Here is our amazing RTI setup - as you can see, Joe was happy that everything appears to be working properly (at this moment anyway).

Here is our amazing RTI setup – as you can see, Joe was happy that everything appears to be working properly (at this moment anyway). This image also gives you a sense of scale – this limestone stela is HUGE.

I am so grateful that I had the opportunity to return to Abydos, to continue to learn about this complex site, and to contribute to the long-term preservation of the finds. Besides the work, and our efforts to stay as cool as possible, we also played a lot of bocce in the evenings, and even celebrated a couple birthdays!

A competitive game of bocce in progress (left) and a party-pooped kitten (right)

A competitive game of bocce in progress (left) and a party-pooped kitten (right) (kitten photo by Jen Wegner)

Finally, I have to say that while being in Egypt was really exciting, there was plenty of exciting work happening right here in the museum the entire time I was gone. Since I left, nearly both of the large-scale Buddhist murals in the Chinese Rotunda have been taken down (thanks to the hard work, sweat, and hopefully no tears from an amazing team of conservators and riggers), the Egyptian storage move project is clipping along at an incredible rate, and there has otherwise been a whirlwind of activity in the department.

There isn't much left of those murals in the Rotunda. The left one is completely gone and the right one will be gone by next week.

There isn’t much left of the Buddhist murals in the Rotunda. The left one is completely gone and the one on the right will be gone by next week.

Kudos to all of my colleagues for keeping this all up while also holding down the fort in the Artifact Lab in my absence!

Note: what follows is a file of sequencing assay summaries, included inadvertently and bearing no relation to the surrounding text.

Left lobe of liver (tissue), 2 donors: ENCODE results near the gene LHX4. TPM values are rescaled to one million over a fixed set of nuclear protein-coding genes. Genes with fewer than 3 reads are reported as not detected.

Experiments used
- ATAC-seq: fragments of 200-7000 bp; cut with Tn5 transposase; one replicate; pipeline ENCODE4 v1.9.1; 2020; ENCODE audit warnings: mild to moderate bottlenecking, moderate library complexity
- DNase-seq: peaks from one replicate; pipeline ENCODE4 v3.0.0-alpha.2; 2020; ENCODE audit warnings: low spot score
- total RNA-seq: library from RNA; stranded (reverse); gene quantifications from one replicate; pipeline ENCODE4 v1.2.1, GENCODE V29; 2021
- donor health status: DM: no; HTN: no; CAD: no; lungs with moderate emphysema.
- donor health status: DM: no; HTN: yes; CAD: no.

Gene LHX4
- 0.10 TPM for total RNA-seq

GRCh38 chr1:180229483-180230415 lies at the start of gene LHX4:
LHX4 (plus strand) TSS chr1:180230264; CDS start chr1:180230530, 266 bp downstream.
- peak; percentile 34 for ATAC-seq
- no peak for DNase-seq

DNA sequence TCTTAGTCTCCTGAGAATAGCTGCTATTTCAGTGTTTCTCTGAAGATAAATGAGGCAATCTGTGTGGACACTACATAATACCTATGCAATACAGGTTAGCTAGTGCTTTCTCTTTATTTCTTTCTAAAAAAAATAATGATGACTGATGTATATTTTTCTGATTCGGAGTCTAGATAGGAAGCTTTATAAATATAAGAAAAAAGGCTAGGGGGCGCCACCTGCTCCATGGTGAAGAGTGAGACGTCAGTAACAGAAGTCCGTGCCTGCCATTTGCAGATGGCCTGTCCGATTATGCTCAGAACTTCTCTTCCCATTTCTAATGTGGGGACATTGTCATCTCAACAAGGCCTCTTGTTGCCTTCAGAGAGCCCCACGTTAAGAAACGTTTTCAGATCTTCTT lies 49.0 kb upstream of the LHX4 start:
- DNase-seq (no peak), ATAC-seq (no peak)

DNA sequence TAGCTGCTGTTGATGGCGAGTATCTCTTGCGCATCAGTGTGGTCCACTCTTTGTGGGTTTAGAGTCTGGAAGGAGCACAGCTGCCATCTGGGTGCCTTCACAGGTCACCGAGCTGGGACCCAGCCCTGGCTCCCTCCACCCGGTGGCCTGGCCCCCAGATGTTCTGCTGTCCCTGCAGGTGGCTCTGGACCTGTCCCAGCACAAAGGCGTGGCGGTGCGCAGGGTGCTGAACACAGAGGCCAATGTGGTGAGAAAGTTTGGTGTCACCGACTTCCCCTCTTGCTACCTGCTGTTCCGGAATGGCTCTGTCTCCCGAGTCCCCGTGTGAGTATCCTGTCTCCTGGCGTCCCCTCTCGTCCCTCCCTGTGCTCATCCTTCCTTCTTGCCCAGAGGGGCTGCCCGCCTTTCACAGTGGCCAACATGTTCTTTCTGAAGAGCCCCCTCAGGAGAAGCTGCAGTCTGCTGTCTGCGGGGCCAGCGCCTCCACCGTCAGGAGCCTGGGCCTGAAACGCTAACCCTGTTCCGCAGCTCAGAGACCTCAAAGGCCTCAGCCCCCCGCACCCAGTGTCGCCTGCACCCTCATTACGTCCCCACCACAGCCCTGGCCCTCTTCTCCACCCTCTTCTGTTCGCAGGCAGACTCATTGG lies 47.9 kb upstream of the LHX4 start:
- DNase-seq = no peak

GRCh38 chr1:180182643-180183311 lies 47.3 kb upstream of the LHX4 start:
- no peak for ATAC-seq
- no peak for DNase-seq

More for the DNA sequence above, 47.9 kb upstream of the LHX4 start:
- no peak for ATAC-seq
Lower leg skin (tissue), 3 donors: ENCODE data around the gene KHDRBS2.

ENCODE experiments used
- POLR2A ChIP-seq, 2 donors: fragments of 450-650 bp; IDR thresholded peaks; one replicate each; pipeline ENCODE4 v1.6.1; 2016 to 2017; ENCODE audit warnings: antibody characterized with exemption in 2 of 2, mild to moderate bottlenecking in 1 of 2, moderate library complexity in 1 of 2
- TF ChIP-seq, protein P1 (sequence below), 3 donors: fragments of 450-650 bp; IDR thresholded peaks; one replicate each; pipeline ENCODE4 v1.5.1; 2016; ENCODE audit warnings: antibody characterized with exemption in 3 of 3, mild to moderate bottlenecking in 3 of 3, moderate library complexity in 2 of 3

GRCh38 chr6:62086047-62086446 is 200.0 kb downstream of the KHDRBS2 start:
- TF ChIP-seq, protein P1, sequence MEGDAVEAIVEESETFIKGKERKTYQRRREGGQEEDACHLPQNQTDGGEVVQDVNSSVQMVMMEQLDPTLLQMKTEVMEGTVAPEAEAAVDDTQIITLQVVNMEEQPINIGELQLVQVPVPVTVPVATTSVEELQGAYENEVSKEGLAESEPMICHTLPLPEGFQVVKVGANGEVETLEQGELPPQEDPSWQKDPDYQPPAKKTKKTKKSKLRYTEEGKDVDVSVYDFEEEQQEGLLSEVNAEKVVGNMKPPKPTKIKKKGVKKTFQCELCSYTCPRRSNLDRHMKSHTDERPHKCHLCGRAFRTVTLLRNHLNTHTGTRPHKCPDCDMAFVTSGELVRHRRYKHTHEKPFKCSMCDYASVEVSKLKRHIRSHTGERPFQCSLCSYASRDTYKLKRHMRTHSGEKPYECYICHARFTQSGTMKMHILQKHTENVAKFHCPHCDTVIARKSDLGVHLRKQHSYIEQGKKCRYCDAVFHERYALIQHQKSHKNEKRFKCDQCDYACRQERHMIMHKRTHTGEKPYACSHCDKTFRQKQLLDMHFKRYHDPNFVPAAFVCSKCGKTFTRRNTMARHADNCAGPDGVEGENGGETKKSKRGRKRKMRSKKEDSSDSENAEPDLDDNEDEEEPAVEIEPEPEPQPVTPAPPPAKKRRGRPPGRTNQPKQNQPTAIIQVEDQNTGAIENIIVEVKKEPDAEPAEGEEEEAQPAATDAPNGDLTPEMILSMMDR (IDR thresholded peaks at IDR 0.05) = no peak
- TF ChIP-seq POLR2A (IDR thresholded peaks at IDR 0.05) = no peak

• Xu Youran

    I think this post is very interesting. I can know the whole experience that the writer had in Egypt on the Penn excavations in South Abydos.He told us how they block lifted a very fragile wooden coffin frangement,worked on the painted surfaces and so on.He also told us the life in Egypt which had a lot of fun.My question is how you preserve the painted surfaces and limestone blocks well.

    • mgleeson

      We are approaching the preservation of the wall paintings and the limestone blocks by first, making sure that they are well documented in written reports and photography, and second, trying to prevent further loss and damage to the decoration and finished surfaces. We are preventing this damage by removing salts and consolidating (sticking down) the paint and limestone surface with an adhesive.

  • Du Chengyu

    It’s a wonderful experience in South Abydos.First of all, I have a question of the history of pharaoph Senebkay.I want to know the background of that era. Except the fragile wooden coffin fragment, is there anything else discovered in the tomb?Then I want to kown the value of the discovery, can it help can understand the ancient Egypt? I can’t find the housetop of the tomb. I want to kown the reason of the missing of the housetop is natural reasons or artificial reasons .

    • mgleeson

      The discovery of pharaoh Senebkay and his tomb were significant for many reasons, and many that I cannot fully appreciate, as I am not an Egyptologist. But a few reasons are that he was previously unknown to historians, and he lived during a time period which is much less understood than other periods like the Middle Kingdom and the New Kingdom, so this discovery is changing our understanding of history. In addition to the coffin fragment, there were other finds in the tomb including a wooden canonic box and the remains of Senebkay. The roof/ceiling of the tomb were damaged related to tomb robbery and deterioration.

  • Gengwei Guo

    lt’s an amazing experience in Egypt, l can feel your enthusiasm and devotion to the archaeological profession. Egypt is a city with rich history and culture, there are many artifacts worth learning and researching.